This pertains to physical safety. See to it that you and also the ones you love can remain sheltered in a safe place for months at a time if there are major COVID outbreaks in your area. You must be able to stay in this place keeping in mind the waves of infections and also limitations that we’ll all have to deal with as we wait for a vaccine.
While it's unlikely, it pays to plan for a realistic pessimistic circumstance. This would mean having 2 months' worth of basic food and also cleansing materials, in addition to required medicines. To ensure a good supply, consider buying such goods in bulk from specialized online suppliers instead of clearing the racks in your local food store. This would be the more practical and responsible thing to do.
Also keep in mind that numerous companies (most likely including your own, too) as well as organizations have moved to a remote work setup. You may need to telecommute for a while, possibly longer than you anticipated, depending on the business strategy your firm decides to embark on. This translates to more time spent inside your home, so make sure that it's a place where you can work without obstacles.
Connection to Others
Your relationship with your loved ones as well as your community is incredibly vital if you want to get rid of COVID stress and anxiety. There are several things you'll need to do to maintain it.
Initially, think of your immediate connections with household members. With these connections, it's better to expect and address concerns in advance as opposed to having them explode later on. If you live with a romantic partner at home, you'll need to figure out exactly how to engage in a healthy way given that you're with each other all the time.
The same applies for various other family members. You might also have children who are cooped up inside the house if they’re back from school or university. In that case, you'll have to figure out ways to help them deal with lockdown fatigue.
You'll additionally need to correspond with their schools for updates on school work. These updates will help you get a better sense of how your children's schooling should be addressed - one less thing to worry about.
More consideration should be given towards dealing with older adults above 60 or anyone with health conditions in your home (including yourself if applicable). Because they are at higher risk of getting COVID, significant measures need to be taken to prevent them from getting ill.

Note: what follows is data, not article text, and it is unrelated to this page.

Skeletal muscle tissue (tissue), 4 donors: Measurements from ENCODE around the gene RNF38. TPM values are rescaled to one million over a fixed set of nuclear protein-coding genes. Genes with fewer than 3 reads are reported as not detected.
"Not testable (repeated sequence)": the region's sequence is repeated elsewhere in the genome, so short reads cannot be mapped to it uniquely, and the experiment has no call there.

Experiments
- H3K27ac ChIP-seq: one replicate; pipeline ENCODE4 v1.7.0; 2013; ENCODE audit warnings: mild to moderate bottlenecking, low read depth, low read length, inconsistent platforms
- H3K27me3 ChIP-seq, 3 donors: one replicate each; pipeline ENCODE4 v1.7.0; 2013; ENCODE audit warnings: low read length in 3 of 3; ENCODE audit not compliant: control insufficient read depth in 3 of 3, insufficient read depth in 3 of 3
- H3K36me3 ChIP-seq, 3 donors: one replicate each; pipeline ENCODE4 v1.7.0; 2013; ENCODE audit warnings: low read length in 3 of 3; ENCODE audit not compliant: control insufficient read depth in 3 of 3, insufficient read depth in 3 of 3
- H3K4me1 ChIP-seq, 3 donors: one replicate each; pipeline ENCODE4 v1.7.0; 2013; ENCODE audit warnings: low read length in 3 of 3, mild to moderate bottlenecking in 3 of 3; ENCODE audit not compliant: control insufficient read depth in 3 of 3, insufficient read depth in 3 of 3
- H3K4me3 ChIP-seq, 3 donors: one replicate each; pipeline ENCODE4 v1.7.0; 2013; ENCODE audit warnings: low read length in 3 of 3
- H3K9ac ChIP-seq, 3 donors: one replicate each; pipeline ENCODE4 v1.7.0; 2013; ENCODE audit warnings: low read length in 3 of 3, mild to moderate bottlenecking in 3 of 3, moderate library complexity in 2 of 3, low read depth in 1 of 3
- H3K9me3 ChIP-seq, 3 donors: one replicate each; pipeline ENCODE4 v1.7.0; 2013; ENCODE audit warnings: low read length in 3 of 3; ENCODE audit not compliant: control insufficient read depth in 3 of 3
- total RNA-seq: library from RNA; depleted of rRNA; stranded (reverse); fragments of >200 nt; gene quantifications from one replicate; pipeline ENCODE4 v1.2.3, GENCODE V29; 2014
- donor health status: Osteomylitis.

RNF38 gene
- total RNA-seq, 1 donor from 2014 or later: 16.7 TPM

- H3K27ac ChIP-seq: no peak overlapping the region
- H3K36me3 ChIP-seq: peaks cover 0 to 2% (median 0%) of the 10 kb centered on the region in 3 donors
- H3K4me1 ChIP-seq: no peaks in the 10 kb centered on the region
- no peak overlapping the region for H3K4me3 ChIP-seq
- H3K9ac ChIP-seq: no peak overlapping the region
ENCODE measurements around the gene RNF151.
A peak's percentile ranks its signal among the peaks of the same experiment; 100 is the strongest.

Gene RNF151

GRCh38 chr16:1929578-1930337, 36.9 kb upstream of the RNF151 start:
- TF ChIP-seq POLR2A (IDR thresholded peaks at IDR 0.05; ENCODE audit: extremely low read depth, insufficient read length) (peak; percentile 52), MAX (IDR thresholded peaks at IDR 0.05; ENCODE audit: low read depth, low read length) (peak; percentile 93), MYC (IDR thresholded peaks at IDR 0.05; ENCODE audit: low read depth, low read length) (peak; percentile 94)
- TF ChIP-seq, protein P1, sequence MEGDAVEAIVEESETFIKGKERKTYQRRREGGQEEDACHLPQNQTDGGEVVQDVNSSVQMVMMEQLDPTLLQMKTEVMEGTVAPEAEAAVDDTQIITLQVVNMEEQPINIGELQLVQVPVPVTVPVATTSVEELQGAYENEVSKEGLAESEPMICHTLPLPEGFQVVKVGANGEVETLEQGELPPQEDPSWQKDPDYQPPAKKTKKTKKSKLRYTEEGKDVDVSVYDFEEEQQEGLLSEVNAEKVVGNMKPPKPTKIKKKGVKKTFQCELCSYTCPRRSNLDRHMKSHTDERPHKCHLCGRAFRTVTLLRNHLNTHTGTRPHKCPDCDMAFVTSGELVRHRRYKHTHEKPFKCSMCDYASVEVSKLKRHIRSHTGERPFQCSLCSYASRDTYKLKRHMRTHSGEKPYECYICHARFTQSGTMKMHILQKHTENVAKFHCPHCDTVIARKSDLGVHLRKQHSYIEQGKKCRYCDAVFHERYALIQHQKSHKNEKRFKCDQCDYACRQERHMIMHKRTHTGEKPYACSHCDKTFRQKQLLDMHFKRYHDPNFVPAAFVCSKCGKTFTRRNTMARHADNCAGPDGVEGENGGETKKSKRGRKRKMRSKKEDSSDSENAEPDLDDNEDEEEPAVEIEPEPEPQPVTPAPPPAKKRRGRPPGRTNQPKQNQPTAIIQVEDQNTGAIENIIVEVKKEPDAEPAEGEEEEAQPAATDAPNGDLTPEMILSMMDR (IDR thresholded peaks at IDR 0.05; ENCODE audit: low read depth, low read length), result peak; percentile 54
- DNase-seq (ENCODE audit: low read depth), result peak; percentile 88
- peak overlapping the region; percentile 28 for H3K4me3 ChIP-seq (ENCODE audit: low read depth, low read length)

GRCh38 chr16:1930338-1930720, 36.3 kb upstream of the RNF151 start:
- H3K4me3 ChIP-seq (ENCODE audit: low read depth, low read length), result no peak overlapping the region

Remember to take more care than you usually would have before this pandemic, since over half of those who contract COVID manifest no or light symptoms.
Second, think about your loved ones who don’t stay in your home. You and your romantic partner might not be living in the same house. Based on how vulnerable you and other household members might be to the virus, you might opt to have a socially distant kind of relationship or you might opt to take the risk of physical intimacy.
No matter which option you decided to take, just ensure that you are making the choice consciously and not casually.
Apply the same principle to your friendships. You will need to figure out ways to stay connected with every friend, since social distancing recommendations and preferences may vary.
This means that if having a beer or lunch in person isn’t possible yet, you could choose to interact online and spend time virtually instead. Keep in mind that you might need to sustain these alternative ways of engagement for the next few months, maybe years.
This also applies to your community activities, such as nonprofit activism, clubs, faith-based groups, and so on. You need to make an online routine in case social distancing restrictions are tightened again.
Considering the ongoing waves of lockdowns and restrictions, I highly recommend figuring out what kind of arrangement works for you and your connections. The sooner you’re able to address this, the better for all involved. While different US states have varying guidelines, anything can change depending on the severity of COVID outbreaks.